Saturday Slash

Meet my Hatchet of Death (or, some other colorful description RC Lewis and I come up with at any given moment). This is how I edit myself, it is how I edit others. If you think you want to play with me and my hatchet, shoot us an email.

We all know the first line of a query is your “hook.” I call the last line the “sinker.” You want it to punch them in the face, in a nice, friendly kind of way that makes them unable to forget you after having read the 300 other queries in their inbox.

If you’re looking for query advice, but are slightly intimidated by my claws, blade, or just my rolling googly-eyes, check out the query critique boards over at AgentQueryConnect. This is where I got my start, with advice from people smarter than me. Don’t be afraid to ask for help with the most critical first step of your writing journey – the query. My comments appear in green.

I’m pleased to offer my YA novel RED LIGHTNING for your consideration. I honestly think it’s better to jump in with the hook. It’s purely opinion, but I always put title, word count, etc at the bottom. The agent can probably assume that you’re pleased to offer it 🙂 Livia is hands off and walls up when it comes to boys. Nice! I like the hook – get it out there first and don’t bury it under an opening line that doesn’t really convey anything important. She’s determined to maintain the safety she earned when she sent her abusive father to prison for life. Then news of her cousin’s disappearance catapults her back since it’s a memory, the “back” is assumed into memories of when he saved her life from a mentally deranged man, claiming that if he killed her he’d become the next Augustus. And… you lost me. Lots of people and things going on in this sentence, not to mention pronouns. We’ve got cousin (he) , a mental deranged man (another he)… and, Augustus? Confused. Tell us the cousin’s name to cut down on the pronouns. Maybe save the Augustus information to the next para, where it can be worked in with the context of Roman history.

Livia realizes that her family has lied to her about what really happened that day. Hmm… how? Following leads, she hacks into a Roman History reenactment website and discovers a secret society Err… the secret society isn’t terribly secret if they have an internet site, hacking or not with four houses (each with a paterfamilias), a senate, and a military force called the legionnaires. Each house has supernatural abilities that need to remain secret in order for their society to stay safe.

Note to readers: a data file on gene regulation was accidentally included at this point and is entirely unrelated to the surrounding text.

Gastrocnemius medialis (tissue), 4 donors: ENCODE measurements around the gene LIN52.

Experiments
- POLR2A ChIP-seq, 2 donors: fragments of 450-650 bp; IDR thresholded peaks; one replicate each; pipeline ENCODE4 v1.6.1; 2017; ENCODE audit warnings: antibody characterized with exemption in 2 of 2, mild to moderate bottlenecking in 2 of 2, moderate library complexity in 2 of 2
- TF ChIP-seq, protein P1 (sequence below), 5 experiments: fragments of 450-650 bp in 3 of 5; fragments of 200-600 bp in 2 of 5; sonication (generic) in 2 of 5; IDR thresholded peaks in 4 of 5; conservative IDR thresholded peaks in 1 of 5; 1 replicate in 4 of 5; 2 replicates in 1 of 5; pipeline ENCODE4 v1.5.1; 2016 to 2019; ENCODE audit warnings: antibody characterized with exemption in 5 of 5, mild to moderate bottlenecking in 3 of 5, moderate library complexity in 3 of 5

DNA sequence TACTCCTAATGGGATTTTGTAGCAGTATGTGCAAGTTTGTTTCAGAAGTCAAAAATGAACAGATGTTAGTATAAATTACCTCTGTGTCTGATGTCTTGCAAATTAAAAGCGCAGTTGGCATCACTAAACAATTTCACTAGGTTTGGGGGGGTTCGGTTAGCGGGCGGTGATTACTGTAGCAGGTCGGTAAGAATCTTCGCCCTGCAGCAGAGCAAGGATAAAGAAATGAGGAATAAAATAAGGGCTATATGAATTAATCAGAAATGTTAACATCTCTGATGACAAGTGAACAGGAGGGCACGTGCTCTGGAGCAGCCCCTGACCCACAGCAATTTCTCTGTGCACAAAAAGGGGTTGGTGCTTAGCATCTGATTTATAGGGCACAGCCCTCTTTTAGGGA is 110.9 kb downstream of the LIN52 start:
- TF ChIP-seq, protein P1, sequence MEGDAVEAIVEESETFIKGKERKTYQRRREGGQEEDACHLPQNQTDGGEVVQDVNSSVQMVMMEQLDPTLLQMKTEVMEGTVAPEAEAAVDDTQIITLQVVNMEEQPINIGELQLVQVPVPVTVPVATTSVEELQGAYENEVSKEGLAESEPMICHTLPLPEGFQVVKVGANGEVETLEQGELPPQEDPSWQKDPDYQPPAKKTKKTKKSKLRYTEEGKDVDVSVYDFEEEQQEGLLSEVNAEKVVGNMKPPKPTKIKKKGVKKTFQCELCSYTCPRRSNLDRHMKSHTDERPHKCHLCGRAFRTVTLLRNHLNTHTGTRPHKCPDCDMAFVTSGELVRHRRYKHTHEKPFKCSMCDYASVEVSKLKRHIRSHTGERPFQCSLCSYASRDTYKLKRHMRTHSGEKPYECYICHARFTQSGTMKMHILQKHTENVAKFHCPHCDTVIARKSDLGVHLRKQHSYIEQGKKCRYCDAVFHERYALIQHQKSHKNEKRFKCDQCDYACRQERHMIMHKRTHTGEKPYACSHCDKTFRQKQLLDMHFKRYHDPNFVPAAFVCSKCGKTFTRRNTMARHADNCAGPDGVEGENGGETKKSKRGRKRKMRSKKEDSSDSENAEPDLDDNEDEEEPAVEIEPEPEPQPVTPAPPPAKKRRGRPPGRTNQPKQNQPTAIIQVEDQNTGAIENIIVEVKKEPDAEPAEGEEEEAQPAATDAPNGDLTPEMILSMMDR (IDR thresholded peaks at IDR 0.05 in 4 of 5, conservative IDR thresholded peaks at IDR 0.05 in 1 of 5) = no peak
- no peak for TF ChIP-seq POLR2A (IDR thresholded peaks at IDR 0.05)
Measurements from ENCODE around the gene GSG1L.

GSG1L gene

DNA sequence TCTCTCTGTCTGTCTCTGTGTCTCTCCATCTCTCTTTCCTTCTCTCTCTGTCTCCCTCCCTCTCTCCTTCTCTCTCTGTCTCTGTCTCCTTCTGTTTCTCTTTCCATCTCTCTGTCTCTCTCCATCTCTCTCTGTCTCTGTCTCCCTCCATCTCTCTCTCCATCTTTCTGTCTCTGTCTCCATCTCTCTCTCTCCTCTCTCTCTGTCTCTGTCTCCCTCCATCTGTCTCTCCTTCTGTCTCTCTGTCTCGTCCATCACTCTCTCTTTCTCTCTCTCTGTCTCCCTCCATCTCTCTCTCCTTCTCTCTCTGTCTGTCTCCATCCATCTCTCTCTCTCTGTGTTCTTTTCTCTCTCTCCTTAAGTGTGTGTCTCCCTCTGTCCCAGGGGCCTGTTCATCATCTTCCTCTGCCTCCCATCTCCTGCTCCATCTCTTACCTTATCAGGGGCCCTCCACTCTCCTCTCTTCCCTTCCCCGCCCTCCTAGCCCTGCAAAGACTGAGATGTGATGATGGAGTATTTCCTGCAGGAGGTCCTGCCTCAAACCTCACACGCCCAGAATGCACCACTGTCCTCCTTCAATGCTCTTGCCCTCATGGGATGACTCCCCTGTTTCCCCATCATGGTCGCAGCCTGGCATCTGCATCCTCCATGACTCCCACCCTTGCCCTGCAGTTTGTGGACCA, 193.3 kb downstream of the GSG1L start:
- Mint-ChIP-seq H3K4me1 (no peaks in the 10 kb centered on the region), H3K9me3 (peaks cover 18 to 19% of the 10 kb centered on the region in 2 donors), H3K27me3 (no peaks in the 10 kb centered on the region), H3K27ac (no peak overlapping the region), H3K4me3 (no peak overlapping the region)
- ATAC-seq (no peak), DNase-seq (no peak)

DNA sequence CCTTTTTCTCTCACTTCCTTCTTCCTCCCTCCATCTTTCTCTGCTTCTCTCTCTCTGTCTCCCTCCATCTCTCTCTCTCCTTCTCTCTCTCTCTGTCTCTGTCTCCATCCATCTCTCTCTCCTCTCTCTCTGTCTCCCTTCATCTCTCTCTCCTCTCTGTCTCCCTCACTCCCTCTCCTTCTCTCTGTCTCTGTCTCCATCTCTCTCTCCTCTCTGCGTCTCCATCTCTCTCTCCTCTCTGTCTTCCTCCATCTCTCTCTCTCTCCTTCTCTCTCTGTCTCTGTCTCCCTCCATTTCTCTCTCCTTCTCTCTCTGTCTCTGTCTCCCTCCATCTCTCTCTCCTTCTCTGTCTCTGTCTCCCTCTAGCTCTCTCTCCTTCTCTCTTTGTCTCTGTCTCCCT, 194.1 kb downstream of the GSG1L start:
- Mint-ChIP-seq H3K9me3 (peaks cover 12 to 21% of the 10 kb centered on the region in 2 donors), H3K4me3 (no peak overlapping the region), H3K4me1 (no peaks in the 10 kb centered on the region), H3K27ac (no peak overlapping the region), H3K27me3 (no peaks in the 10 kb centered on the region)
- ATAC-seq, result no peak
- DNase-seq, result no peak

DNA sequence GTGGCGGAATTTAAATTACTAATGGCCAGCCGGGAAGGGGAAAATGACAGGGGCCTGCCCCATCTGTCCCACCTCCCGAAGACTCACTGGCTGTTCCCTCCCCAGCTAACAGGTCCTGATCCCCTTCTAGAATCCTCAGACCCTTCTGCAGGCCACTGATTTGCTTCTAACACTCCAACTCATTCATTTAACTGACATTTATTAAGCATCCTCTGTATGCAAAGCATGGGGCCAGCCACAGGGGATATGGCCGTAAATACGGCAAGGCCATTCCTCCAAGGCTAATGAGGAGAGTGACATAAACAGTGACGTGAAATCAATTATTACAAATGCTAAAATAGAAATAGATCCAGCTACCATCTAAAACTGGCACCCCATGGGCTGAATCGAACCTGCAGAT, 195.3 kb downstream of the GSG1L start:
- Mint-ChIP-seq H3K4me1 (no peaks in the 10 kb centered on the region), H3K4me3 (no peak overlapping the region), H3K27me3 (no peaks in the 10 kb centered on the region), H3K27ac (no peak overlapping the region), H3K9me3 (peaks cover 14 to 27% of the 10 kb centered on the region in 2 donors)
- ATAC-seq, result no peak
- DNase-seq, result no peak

Livia needs to convince this society that her family is not a threat to their way of life and that means joining them. Does it really? If they think she’s a threat why would they possibly let her in? Livia has to put her reservations aside to marry a man !?!?!? influential enough to counter the madman who has rediscovered her existence, Wait, so he forgot she existed? And what about the cousin? and convinced a faction that his delusions are fact.

RED LIGHTNING is complete at 120,000 words and available upon request. I have a BA in Latin and History teaching from Brigham Young University.

Word count is long in the tooth, even for a fantasy, or urban fantasy. You’re going to want to get his down to under 100k as a debut author. Also, in the opening para you describe it simply as a YA novel which doesn’t fly. This is a genre title, and you’ll have to label it as such.

The big thing here with me isn’t necessarily the query or how it’s written, but the bigger questions of plot and motivation. The cousin fades away. The mention of supernatural abilities is kind of on the fly (Does she have them? Why do the societies think she is a threat?) And quite honestly, a teenage girl who was formerly “hands off and walls up” about boys “putting aside reservations” to marry a man (um, how old is he?) in order to protect herself is simply not going to fly with an agent, editor, or with readers.

Get the answers to all the questions I ask above into your query, and pare down that word count. Otherwise I think the premise is quite interesting. We just need to know more about it, and how it’s actually impacting Livia and her cousin.